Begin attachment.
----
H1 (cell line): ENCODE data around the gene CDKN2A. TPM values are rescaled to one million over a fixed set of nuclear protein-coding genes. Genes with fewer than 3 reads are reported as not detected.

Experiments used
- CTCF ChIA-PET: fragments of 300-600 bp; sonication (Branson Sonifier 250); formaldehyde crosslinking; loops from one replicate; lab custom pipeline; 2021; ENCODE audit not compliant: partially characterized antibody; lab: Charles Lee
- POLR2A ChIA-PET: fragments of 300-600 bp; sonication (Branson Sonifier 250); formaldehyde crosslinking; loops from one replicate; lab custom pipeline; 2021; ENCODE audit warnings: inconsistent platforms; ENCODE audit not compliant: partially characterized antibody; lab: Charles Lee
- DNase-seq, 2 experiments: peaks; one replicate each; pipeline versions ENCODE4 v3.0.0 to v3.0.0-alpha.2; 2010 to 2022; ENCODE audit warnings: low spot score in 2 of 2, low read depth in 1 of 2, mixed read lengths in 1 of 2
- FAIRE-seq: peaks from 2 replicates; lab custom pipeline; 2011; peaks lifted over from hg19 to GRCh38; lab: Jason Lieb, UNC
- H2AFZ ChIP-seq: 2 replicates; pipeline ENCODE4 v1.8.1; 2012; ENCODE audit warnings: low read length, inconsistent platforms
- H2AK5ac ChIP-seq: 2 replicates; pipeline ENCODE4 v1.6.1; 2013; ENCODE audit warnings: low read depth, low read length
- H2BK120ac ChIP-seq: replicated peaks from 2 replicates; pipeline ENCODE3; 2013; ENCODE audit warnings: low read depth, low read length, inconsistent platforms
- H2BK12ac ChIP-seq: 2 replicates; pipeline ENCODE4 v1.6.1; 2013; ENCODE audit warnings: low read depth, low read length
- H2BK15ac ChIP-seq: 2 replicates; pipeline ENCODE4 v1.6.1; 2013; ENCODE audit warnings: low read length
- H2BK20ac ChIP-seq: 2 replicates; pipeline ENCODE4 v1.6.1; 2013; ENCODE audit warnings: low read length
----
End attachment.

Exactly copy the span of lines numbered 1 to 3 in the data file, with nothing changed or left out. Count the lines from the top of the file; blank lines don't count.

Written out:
H1 (cell line): ENCODE data around the gene CDKN2A. TPM values are rescaled to one million over a fixed set of nuclear protein-coding genes. Genes with fewer than 3 reads are reported as not detected.

Experiments used
- CTCF ChIA-PET: fragments of 300-600 bp; sonication (Branson Sonifier 250); formaldehyde crosslinking; loops from one replicate; lab custom pipeline; 2021; ENCODE audit not compliant: partially characterized antibody; lab: Charles Lee